Comments from the REA
’s Chief Executive, Gaynor Hartnell, on DECC’s Electricity Market Reforms White Paper Technical Update
“Some renewable projects take more than five years from inception to commissioning. Project developers are hungry to hear the detail on the new arrangements. Those looking to develop actual technologies need a longer perspective still. We’ve got a bit more clarity today but look forward to hearing more early next year and working with Government on how the contracting arrangements take shape.
“We had called for a market-wide capacity mechanism, so we welcome this decision. We’re happy to see the separation of roles, with Government setting out objectives and an independent body – National Grid – being charged with their implementation.
“…But why we have to wait a couple of months before we know that energy-from-waste technologies won’t be damaged by the Emissions Performance Standard, I just don’t know.”
On the capacity mechanism
“We asked for a market wide mechanism because it is not appropriate to single out particular types of generation that contribute to security and others that do not. No generation can be relied upon 100% at any one moment, and if a truly intermittent generator is generating at times when capacity is scarce, then its output is just as valuable at that time as any other type of generation.”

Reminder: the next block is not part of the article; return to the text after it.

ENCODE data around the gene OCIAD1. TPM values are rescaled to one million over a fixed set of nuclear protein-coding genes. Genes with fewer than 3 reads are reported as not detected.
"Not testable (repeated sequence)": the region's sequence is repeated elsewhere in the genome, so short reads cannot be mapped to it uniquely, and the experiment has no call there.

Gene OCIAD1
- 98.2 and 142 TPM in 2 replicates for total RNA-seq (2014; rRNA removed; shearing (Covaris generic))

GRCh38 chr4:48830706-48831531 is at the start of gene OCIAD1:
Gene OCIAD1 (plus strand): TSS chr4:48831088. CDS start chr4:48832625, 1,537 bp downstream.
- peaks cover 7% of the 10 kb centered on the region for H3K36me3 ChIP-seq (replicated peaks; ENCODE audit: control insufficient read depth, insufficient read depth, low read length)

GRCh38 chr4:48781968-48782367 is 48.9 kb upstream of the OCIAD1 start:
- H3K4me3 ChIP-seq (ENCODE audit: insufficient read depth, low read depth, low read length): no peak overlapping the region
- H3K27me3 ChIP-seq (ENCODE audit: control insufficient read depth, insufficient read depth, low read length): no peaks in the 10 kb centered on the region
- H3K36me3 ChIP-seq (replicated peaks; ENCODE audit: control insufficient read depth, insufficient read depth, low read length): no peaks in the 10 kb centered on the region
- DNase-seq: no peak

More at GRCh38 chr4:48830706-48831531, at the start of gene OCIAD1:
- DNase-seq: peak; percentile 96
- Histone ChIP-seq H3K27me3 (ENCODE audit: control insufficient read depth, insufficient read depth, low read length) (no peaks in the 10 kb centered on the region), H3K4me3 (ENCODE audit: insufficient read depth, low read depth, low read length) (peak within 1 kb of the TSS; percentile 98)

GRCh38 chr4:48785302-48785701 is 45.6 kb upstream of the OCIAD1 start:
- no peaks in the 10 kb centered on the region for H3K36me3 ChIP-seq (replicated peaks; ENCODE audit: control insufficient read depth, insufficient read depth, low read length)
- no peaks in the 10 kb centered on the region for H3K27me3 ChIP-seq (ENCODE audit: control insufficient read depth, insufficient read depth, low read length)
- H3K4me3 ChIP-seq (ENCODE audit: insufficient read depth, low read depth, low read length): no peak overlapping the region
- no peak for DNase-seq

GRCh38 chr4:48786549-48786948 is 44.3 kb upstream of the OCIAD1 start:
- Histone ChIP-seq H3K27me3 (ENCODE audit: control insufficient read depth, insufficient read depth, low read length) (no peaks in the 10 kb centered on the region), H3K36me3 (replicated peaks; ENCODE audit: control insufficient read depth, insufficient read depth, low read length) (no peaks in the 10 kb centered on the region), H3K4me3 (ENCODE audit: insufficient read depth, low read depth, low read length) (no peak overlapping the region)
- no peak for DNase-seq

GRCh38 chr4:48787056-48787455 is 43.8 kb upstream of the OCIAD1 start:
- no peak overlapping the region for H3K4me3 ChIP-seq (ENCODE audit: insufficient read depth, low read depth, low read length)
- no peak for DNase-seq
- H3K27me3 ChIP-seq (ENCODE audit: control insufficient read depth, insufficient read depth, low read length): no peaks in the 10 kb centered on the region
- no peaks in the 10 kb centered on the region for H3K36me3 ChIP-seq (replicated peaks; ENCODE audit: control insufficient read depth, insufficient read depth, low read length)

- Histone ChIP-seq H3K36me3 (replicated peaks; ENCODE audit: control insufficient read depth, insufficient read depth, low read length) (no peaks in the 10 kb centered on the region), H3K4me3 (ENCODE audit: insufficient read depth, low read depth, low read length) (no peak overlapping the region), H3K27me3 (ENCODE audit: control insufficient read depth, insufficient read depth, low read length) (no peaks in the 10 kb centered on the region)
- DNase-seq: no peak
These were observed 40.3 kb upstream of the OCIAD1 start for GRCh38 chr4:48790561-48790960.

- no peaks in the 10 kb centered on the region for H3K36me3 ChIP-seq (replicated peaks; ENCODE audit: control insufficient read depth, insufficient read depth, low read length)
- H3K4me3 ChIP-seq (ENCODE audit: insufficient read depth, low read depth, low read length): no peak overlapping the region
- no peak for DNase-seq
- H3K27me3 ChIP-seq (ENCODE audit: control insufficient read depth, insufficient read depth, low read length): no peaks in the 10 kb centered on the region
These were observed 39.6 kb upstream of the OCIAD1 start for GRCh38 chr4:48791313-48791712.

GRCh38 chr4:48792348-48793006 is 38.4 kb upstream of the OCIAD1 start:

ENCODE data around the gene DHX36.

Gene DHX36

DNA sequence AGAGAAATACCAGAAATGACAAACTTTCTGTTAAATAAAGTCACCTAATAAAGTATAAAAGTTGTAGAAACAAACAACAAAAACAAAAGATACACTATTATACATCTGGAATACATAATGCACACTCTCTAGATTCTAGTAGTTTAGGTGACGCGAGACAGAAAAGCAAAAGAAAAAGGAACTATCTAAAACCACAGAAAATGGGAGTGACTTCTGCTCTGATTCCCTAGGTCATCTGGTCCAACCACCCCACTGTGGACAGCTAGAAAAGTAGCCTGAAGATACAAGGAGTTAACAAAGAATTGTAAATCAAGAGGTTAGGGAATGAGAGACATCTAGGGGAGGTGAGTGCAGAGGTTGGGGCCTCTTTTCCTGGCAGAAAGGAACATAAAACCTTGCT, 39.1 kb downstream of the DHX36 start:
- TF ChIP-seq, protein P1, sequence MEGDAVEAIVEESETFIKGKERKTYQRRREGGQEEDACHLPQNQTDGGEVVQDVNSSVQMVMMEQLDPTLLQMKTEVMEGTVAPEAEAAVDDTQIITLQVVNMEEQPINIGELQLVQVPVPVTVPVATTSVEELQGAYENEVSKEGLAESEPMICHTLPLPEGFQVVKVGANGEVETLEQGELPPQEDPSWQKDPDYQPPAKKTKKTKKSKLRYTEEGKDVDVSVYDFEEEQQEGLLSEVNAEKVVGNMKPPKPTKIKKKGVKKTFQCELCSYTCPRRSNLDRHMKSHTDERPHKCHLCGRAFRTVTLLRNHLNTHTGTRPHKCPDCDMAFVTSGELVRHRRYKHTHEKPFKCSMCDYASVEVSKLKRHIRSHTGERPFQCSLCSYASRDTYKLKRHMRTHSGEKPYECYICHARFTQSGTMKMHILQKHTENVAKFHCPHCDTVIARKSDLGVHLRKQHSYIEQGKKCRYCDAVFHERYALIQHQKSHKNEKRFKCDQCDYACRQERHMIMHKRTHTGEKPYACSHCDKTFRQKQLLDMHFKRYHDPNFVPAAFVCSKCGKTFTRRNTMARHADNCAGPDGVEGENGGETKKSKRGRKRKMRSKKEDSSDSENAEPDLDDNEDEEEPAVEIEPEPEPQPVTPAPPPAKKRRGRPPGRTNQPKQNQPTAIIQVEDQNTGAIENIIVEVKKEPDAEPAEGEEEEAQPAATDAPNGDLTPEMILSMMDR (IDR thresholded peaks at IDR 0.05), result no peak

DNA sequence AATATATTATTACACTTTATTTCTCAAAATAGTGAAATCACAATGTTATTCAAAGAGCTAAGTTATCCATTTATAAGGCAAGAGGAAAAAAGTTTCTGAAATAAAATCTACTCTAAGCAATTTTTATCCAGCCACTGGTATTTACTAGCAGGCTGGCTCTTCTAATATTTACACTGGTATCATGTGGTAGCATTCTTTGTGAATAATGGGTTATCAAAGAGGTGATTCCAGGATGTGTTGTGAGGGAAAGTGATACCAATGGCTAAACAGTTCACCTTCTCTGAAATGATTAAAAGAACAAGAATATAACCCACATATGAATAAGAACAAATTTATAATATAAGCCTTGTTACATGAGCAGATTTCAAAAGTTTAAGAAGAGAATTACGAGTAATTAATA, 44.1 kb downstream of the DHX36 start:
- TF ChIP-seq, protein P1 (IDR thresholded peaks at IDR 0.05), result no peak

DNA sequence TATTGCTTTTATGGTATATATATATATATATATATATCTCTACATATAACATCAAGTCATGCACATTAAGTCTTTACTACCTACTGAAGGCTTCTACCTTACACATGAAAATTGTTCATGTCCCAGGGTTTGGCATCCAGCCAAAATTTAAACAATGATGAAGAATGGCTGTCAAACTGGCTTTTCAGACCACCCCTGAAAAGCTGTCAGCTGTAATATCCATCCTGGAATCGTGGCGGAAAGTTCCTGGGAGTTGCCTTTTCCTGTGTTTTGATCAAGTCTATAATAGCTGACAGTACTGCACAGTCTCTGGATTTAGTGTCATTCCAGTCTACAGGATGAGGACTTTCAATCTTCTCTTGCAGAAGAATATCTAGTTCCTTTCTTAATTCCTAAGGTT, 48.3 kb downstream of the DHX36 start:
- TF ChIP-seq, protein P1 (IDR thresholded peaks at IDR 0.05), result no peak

On the Emissions Performance Standard
“We wrote in July to seek clarification that the EPS would not prevent energy-from-waste or gasification plants being built, and we’re at a loss to know why this can’t be settled straight away. With these technologies being made a priority for the Green Investment Bank one assumes that we’ll eventually get the right answer. If we don’t, then the only option for wastes will be incineration (without power recovery), landfill, or export, which is contrary to the proximity principle and the goal of energy security.”
On National Grid’s role
“What we want to know is this: If the Government sets the prices for the Feed-in Tariff contracts and sets out its expectation on how much capacity it anticipates, what does it expect National Grid to do if things don’t go to plan? What will happen if it’s clear there will be an overshoot in capacity? Conversely, if the price is too low and developers aren’t interested in signing contracts, can it do anything to help?”